Over the last two years, ministries of health in sub-Saharan Africa and other countries with a high burden of HIV/AIDS have implemented strategies that concentrate resources on high prevalence areas and key populations.
Encouraged by their donor partners, such as PEPFAR, UNAIDS and The Global Fund, these strategies employ a biomedical approach that focuses on suppressing the viral load in the population in line with UNAIDS’ 90-90-90 objectives to reduce new infections and bring the HIV epidemic under control. If successful, this approach holds out the tantalizing prospect of ending the AIDS epidemic by 2030.
Often referred to in U.S. government circles as “the pivot,” this shift in strategy reflects constrained foreign assistance budgets as well as a number of successes in fighting AIDS over the last decade. We now have more robust surveillance methods that allow us to better target disease hotspots and key populations, countries have improved diagnostic and laboratory capacity that enable more rapid and sophisticated analyses, and new therapies allow people who are HIV positive to treat HIV/AIDS as a chronic condition instead of a death sentence. Call it the triumph of the medical epidemiologists.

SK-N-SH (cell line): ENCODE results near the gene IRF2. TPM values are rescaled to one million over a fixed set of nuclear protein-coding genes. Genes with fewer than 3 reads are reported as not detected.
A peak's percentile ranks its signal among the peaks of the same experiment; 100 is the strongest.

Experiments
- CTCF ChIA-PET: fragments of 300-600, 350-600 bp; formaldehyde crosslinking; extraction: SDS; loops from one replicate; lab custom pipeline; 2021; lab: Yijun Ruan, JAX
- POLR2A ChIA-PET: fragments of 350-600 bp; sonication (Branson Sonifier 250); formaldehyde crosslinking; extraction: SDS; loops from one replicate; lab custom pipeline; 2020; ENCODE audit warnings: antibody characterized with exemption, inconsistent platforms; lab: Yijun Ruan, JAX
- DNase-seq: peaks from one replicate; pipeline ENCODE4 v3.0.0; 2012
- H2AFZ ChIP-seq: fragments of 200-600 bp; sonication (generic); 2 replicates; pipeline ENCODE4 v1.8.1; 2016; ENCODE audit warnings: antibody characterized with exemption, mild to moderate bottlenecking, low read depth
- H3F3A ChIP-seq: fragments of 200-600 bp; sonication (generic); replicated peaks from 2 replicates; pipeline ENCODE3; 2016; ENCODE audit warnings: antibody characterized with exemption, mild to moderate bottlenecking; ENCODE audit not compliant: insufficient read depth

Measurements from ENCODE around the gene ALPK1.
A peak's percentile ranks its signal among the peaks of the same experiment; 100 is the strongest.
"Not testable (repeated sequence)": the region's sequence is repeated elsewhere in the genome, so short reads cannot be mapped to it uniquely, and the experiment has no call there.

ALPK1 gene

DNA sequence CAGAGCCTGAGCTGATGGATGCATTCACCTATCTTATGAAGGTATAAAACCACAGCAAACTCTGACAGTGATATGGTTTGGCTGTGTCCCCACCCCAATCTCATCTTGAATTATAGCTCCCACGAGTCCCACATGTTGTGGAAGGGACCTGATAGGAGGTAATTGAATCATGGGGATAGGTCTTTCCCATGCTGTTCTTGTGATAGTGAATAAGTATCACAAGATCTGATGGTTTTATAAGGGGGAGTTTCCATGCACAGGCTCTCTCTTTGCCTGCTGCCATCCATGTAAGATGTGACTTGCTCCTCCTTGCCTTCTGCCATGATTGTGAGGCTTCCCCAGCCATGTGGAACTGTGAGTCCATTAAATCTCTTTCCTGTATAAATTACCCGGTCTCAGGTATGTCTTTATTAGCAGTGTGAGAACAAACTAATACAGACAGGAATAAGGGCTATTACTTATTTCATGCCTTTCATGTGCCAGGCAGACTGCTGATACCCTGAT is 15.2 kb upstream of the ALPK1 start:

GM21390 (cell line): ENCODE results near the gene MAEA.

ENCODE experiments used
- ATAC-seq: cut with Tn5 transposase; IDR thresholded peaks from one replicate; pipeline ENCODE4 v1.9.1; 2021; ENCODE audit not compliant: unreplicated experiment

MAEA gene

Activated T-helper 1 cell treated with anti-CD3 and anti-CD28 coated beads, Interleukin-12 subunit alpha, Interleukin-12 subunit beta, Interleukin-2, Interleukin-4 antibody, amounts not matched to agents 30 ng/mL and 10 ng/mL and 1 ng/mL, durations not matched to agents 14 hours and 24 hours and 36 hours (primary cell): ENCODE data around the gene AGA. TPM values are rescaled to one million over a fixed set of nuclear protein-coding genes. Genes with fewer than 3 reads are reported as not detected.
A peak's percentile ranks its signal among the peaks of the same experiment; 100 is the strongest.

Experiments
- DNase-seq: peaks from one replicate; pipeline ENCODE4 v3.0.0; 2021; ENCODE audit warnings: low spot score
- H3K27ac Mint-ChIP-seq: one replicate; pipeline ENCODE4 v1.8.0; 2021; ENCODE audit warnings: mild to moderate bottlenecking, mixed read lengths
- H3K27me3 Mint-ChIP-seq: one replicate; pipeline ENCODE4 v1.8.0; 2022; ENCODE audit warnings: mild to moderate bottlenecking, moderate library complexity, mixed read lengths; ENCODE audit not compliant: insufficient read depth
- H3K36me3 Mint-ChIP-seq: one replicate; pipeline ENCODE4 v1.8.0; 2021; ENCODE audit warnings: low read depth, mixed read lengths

There is an irrefutable logic to concentrating resources on the areas where a problem is worst. And this is especially the case when the problem is preventing the spread of an infectious disease. But does this logical approach inadvertently reinforce social and economic inequality by allocating scarce health resources to areas and communities that are already economically better off?
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